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ORLANDO, Fla. — Suspended State Attorney Monique Worrell said Wednesday her successor is pursuing many of the “exact same” policies as she did, in a rebuttal press conference to his 100-day update.
At a law office in downtown Orlando, Worrell pointed to the reintroduction of the Orange-Osceola State Attorney’s Office’s adult civil citation program, which was initially discontinued by appointed state attorney Andrew Bain before he announced Monday it will resume this month. The program offers alternatives to arrest for non-violent offenders, such as counseling or community service.
She further cited her office’s conviction rates, with what she said was a 70% felony conviction rate and 99% for homicide cases in the second quarter. On Monday, Bain reported strikingly similar numbers: convictions in 71% of felony trials and all of five homicide cases for his first 100 days.
“Not surprisingly, most of what he reported were the exact same things I was doing under my administration,” Worrell told reporters. A spokesperson for Bain did not immediately respond to a request for comment.
Worrell’s press conference comes less than a month before her legal team is scheduled to present oral arguments before the Florida Supreme Court in an attempt to be reinstated as state attorney. Lawyers for Gov. Ron DeSantis said the Florida Senate is the proper venue for reinstatement, calling her suspension a “political question.”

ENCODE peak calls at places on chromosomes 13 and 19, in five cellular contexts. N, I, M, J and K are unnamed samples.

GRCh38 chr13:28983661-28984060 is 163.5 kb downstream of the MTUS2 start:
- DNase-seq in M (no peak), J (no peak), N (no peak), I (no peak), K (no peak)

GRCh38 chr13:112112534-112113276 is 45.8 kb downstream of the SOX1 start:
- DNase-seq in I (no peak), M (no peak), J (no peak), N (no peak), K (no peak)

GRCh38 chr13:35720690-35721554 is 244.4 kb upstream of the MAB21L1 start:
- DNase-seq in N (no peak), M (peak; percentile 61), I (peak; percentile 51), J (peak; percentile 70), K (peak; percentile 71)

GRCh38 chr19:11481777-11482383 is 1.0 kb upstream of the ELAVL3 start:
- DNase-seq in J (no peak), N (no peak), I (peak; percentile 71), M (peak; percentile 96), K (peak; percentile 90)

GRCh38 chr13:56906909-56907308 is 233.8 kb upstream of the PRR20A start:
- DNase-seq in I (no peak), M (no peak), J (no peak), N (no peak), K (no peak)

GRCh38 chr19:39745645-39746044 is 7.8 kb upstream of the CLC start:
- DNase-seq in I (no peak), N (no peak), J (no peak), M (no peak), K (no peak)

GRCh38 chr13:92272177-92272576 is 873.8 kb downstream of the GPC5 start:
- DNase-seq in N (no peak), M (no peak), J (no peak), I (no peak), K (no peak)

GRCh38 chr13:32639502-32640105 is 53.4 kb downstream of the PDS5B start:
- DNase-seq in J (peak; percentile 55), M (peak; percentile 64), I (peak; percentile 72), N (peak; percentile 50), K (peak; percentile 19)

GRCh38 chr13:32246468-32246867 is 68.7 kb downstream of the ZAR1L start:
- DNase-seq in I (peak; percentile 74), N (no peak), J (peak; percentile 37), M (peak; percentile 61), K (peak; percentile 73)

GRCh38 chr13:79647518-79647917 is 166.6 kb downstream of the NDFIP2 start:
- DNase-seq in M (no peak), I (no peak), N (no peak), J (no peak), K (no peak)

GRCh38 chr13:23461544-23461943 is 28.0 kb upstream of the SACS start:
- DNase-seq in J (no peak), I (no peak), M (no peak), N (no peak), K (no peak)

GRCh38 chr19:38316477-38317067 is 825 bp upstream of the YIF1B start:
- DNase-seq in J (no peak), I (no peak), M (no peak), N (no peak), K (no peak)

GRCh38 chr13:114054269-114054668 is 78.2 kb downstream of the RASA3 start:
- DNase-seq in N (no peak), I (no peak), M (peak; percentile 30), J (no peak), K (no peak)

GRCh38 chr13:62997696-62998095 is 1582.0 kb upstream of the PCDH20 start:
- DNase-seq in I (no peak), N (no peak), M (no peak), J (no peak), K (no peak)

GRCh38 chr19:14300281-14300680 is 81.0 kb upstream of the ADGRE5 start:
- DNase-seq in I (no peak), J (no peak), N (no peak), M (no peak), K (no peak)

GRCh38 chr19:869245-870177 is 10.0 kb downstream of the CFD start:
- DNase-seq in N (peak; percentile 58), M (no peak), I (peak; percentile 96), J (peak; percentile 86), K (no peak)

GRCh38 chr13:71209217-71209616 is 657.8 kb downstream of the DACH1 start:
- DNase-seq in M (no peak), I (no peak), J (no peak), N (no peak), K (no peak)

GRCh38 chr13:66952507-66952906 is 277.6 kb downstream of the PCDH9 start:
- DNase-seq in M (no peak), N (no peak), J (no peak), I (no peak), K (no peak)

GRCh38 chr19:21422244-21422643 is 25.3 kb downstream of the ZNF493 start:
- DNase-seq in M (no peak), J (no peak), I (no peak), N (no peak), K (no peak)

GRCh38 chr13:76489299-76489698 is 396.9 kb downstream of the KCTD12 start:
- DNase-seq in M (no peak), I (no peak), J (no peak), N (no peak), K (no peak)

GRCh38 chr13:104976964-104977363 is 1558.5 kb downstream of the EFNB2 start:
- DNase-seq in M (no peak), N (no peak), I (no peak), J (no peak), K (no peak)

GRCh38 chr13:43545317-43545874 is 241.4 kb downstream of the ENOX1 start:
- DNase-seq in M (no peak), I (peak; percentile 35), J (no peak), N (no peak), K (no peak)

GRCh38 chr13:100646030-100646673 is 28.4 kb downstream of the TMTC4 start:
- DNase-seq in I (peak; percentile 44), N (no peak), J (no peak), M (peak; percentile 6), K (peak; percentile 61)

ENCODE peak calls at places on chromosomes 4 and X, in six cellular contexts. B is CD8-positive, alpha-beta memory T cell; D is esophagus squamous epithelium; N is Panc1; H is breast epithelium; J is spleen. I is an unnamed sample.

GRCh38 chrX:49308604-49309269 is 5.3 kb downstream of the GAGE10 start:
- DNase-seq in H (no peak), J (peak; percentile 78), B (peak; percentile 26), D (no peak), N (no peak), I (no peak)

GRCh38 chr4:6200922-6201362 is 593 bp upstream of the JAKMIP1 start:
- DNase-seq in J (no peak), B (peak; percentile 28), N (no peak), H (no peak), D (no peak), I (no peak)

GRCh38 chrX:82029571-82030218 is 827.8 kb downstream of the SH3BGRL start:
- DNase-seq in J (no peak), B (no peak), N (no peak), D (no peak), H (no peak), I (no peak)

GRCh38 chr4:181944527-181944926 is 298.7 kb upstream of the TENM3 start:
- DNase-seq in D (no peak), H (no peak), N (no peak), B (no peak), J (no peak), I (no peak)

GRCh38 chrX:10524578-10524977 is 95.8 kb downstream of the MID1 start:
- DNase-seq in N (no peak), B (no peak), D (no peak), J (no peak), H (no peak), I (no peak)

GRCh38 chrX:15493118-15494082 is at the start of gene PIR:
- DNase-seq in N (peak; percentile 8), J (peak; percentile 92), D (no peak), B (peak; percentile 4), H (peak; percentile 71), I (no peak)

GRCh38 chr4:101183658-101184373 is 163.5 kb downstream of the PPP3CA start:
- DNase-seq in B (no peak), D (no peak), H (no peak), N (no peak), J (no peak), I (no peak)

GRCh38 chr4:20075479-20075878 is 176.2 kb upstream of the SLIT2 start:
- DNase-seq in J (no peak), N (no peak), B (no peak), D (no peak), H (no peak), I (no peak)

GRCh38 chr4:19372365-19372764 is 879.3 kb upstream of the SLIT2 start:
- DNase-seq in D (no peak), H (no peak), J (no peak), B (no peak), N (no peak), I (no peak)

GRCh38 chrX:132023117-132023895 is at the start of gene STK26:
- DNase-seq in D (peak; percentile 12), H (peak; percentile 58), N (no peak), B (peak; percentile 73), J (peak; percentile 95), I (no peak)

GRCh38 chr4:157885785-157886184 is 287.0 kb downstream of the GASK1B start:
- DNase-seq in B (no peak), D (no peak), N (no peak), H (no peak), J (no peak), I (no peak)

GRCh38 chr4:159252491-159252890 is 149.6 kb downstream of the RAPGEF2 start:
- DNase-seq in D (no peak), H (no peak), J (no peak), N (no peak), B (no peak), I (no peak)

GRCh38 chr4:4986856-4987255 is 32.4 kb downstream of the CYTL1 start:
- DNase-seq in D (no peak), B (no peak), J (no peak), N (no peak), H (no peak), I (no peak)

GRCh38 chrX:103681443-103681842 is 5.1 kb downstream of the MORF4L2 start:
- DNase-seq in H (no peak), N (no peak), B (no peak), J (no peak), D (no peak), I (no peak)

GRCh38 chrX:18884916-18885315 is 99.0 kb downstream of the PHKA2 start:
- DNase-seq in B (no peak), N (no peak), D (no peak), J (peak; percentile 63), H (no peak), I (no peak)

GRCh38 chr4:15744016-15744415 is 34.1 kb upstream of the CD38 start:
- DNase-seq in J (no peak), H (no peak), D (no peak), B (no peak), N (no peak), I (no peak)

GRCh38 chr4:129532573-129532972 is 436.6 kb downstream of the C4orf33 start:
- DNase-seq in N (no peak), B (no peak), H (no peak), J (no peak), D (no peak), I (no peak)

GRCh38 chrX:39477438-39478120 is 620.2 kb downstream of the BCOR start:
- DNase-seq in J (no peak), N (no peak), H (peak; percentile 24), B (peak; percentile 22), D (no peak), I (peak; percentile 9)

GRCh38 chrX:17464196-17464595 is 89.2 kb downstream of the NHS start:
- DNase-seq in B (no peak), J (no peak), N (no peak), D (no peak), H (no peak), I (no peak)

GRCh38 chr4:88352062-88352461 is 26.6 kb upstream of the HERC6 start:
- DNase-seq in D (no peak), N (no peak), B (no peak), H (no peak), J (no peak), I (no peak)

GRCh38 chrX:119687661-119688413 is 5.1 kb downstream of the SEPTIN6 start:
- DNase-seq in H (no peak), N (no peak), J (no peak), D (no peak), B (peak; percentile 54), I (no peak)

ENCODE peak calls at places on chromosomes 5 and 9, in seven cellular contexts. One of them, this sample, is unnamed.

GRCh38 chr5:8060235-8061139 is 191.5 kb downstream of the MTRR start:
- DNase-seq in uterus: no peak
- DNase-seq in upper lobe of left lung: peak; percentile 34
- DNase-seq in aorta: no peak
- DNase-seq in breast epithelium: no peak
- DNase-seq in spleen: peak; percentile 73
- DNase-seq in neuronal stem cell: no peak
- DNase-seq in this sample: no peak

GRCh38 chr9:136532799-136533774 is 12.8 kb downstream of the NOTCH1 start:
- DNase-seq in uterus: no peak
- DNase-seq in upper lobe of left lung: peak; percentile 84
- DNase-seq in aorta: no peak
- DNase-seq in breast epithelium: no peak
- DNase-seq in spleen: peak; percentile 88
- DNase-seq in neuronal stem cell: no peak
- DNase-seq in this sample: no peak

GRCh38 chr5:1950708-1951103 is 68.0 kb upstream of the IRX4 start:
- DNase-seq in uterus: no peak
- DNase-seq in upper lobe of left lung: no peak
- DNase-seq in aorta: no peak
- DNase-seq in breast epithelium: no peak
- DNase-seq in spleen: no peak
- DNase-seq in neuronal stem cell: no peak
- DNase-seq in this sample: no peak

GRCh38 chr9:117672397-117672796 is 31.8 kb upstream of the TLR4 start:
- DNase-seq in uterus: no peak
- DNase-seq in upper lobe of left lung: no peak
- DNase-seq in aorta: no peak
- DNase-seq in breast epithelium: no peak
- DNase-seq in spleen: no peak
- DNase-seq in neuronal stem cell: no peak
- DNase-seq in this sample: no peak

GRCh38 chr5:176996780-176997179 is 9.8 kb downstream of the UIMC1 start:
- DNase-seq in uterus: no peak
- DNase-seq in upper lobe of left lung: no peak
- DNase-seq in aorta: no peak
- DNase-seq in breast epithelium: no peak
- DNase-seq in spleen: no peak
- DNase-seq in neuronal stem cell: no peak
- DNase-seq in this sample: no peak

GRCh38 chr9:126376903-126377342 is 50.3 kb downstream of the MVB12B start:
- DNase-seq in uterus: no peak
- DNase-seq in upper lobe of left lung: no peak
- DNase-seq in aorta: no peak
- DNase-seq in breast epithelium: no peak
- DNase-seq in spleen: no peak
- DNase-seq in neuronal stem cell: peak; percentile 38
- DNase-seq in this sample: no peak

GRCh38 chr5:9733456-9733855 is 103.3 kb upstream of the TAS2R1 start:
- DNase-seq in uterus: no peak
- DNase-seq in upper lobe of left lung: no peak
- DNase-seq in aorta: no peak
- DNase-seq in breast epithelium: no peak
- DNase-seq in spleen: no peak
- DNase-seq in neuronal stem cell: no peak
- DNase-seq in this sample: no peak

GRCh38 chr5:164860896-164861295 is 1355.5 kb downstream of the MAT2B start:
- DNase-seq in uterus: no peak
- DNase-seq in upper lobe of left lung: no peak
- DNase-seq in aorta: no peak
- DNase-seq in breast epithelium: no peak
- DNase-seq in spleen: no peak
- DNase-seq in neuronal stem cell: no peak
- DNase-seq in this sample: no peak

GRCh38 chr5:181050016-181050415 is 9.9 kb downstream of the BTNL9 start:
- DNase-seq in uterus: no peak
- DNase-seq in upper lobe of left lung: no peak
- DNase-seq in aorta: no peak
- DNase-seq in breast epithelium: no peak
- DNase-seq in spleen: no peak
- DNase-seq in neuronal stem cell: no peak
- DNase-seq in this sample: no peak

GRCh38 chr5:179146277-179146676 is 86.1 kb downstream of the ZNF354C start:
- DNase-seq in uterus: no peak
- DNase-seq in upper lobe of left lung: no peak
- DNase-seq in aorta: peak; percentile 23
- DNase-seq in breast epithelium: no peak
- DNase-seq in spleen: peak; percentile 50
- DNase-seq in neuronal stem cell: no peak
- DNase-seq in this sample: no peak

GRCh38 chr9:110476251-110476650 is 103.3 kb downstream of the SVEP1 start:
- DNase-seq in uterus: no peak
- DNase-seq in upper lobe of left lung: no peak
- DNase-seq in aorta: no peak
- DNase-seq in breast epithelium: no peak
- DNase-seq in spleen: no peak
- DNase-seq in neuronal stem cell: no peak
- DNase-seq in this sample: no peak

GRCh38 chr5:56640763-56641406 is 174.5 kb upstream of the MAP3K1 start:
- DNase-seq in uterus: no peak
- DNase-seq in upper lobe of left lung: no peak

The hearing is set for Dec. 6.
DeSantis appointed Bain, a former Orange County judge, after suspending Worrell on Aug. 9 for what he said was a dereliction of duty for not prosecuting certain crimes more aggressively. Cited in his suspension order were alleged policies to avoid pushing for mandatory minimum sentences along with prosecutors dropping cases involving illegal guns and drug trafficking.
Worrell on Monday said the governor to date has not offered “not one scintilla of evidence” supporting those claims, adding that cases involving minimum mandatory sentences were handled “with care and caution.” She also further questioned data reported by the Osceola County Sheriff’s Office regarding her office’s handling of their drug trafficking cases. Sheriff Marcos Lopez said she refused to prosecute many cases, but Worrell insists cases had to be dropped because of mishandled investigations.
DeSantis, who critics say went after Worrell for exercising prosecutorial discretion, counts law enforcement leaders among his supporters in the lawsuit against him. Earlier this month, the Florida Sheriffs Association filed a brief urging the Supreme Court to uphold Worrell’s suspension, which came after a months-long feud between her and local leaders.
“Law enforcement’s biggest contention with me was that I didn’t rubber stamp their decisions and that I did hold them accountable when they broke the law,” Worrell said. “That is why they wanted me out of office and that is why you see them laud and praise the governor’s state attorney [Bain], because they are all carrying out the governor’s agenda.”
On Monday, Bain said he plans on running for election against Worrell to keep his position as state attorney. Records show Worrell and Republican Seth Hyman have filed as candidates.